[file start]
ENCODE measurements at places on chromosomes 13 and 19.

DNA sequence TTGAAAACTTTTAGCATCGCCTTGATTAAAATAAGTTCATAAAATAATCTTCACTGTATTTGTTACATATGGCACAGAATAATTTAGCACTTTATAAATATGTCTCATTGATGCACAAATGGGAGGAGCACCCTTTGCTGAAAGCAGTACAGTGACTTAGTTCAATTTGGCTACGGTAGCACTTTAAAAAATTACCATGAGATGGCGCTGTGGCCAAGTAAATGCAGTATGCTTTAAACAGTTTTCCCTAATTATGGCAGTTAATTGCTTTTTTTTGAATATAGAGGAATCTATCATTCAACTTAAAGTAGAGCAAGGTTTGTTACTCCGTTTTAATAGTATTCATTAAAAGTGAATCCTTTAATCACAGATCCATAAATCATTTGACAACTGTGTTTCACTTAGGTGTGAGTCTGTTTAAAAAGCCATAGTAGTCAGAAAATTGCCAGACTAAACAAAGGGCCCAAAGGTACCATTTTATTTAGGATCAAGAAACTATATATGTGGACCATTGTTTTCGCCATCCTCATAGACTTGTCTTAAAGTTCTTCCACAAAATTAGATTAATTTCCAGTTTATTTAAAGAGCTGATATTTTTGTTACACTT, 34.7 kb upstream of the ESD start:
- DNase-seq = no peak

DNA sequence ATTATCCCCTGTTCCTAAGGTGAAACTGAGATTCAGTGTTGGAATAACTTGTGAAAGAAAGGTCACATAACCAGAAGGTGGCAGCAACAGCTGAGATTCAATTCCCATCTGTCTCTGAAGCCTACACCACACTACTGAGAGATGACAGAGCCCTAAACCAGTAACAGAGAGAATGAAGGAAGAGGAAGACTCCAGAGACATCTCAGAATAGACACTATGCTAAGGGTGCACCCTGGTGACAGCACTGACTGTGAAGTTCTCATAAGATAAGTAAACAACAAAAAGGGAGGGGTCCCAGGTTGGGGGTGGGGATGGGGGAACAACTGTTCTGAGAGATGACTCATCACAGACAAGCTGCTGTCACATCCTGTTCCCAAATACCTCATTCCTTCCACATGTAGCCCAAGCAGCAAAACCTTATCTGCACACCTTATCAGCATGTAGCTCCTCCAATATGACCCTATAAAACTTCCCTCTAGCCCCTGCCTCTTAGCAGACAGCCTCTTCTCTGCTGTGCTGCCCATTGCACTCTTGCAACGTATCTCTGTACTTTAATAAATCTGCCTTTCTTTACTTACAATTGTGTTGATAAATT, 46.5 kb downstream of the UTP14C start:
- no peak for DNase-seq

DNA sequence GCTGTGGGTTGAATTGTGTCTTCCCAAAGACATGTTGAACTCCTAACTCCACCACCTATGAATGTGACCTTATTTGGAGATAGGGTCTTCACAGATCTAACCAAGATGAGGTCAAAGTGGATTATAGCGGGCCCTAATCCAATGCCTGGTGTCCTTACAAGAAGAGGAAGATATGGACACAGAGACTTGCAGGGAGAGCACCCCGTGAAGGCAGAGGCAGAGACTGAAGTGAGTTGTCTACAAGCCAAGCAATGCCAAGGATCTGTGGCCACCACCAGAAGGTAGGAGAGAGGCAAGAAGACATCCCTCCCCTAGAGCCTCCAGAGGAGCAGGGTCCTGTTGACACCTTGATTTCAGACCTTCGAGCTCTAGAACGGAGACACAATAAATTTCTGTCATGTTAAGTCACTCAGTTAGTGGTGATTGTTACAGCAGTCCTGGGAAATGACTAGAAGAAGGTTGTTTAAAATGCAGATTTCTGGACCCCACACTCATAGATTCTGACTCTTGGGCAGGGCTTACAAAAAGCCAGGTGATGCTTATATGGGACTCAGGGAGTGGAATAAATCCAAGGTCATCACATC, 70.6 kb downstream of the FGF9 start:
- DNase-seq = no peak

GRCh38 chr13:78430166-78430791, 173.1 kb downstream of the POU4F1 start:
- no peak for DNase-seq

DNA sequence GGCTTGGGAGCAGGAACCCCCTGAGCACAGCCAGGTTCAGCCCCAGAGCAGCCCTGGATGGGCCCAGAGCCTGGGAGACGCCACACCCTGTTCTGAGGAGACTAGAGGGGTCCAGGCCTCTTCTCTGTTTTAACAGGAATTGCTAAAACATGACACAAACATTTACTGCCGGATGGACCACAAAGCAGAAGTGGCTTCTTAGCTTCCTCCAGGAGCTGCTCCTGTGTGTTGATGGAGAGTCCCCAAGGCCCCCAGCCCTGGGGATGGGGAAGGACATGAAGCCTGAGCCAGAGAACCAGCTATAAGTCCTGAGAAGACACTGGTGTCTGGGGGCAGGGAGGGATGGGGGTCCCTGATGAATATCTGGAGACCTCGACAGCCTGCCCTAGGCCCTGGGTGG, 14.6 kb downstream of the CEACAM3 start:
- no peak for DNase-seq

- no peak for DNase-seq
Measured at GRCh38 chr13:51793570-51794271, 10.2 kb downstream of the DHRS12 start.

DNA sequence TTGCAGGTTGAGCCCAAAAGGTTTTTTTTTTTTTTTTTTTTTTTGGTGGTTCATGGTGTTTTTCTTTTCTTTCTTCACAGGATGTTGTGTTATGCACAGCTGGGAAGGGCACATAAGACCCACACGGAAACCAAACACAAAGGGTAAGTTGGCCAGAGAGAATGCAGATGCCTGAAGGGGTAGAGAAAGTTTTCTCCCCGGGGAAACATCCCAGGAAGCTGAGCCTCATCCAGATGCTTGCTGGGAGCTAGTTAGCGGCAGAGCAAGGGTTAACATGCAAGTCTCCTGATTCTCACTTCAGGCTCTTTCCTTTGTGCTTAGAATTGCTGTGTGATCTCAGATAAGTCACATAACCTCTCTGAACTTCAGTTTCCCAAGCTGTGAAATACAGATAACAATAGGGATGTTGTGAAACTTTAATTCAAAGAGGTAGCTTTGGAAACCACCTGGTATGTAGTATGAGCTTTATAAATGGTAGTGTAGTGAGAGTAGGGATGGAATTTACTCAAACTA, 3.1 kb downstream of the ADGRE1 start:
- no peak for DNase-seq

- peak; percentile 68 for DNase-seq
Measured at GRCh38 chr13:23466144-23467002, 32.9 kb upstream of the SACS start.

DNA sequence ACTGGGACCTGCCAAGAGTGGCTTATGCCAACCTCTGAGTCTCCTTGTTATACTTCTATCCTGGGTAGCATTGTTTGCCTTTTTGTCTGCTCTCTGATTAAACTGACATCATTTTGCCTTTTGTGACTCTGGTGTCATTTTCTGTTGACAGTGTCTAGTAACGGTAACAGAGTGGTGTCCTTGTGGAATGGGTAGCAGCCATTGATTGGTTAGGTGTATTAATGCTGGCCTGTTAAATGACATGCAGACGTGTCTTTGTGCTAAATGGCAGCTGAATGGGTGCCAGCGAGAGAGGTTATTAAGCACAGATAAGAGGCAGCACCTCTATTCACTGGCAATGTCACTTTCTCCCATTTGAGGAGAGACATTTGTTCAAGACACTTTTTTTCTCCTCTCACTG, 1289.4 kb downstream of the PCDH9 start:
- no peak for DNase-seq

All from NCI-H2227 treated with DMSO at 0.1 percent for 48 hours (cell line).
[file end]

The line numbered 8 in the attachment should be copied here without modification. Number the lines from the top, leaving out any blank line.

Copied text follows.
GRCh38 chr13:78430166-78430791, 173.1 kb downstream of the POU4F1 start: